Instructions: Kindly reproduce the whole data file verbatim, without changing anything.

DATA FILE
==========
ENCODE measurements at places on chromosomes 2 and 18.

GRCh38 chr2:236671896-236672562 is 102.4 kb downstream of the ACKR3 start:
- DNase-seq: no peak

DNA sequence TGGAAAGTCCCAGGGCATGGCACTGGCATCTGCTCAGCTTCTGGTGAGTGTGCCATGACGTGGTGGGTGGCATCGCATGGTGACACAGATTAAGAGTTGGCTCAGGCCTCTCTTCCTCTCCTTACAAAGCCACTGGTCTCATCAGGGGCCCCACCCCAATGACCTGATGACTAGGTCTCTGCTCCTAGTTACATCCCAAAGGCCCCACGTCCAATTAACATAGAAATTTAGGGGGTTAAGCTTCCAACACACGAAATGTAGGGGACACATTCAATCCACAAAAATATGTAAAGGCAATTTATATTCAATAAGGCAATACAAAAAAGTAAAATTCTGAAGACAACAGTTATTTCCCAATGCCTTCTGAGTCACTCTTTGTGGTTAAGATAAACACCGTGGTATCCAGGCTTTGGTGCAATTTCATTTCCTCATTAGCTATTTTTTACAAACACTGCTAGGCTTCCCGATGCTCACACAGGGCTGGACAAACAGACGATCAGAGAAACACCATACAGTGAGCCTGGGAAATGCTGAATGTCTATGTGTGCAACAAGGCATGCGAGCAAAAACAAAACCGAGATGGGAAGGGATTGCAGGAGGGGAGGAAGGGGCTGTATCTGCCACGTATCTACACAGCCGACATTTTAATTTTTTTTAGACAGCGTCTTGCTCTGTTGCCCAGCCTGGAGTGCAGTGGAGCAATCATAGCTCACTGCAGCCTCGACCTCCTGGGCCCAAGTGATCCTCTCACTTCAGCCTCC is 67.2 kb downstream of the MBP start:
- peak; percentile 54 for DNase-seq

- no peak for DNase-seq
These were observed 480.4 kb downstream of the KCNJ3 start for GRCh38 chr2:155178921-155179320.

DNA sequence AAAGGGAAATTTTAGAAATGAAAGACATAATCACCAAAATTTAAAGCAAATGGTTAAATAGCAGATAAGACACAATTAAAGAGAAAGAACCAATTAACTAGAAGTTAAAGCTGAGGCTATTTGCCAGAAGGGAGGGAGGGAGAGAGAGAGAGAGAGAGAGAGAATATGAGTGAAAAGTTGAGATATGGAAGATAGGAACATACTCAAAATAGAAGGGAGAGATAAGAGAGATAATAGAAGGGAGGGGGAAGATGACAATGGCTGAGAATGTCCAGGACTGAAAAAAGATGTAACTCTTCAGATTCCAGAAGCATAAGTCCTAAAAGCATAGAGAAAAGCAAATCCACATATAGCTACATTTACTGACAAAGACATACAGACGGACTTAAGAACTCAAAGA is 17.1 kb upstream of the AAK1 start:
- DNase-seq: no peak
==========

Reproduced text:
ENCODE measurements at places on chromosomes 2 and 18.

GRCh38 chr2:236671896-236672562 is 102.4 kb downstream of the ACKR3 start:
- DNase-seq: no peak

DNA sequence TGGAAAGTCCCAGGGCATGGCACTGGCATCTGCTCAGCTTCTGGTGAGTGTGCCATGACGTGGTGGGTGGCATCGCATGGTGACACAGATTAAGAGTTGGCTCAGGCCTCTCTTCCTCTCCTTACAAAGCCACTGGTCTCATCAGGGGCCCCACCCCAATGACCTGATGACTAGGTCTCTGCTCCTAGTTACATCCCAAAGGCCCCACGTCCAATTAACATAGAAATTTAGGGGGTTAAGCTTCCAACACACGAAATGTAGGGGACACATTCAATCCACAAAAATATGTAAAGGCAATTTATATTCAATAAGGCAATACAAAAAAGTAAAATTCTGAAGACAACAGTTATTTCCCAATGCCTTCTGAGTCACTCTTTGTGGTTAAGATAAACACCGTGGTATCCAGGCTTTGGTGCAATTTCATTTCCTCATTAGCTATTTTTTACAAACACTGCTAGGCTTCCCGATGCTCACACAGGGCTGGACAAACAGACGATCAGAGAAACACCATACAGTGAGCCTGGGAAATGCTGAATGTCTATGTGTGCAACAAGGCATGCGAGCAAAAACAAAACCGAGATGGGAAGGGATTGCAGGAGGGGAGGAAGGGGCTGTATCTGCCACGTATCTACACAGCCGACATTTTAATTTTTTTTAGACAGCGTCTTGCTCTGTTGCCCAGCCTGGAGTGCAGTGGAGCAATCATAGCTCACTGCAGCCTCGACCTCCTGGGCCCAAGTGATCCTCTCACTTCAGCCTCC is 67.2 kb downstream of the MBP start:
- peak; percentile 54 for DNase-seq

- no peak for DNase-seq
These were observed 480.4 kb downstream of the KCNJ3 start for GRCh38 chr2:155178921-155179320.

DNA sequence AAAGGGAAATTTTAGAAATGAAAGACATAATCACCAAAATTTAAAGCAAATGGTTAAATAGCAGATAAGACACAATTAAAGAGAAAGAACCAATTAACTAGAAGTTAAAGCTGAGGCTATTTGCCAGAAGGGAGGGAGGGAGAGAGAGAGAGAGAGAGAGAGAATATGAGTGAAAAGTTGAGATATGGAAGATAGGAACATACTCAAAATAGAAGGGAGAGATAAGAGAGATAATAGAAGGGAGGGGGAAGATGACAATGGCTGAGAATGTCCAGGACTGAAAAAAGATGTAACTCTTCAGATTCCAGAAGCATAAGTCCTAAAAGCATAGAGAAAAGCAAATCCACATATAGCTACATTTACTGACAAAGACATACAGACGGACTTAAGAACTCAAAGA is 17.1 kb upstream of the AAK1 start:
- DNase-seq: no peak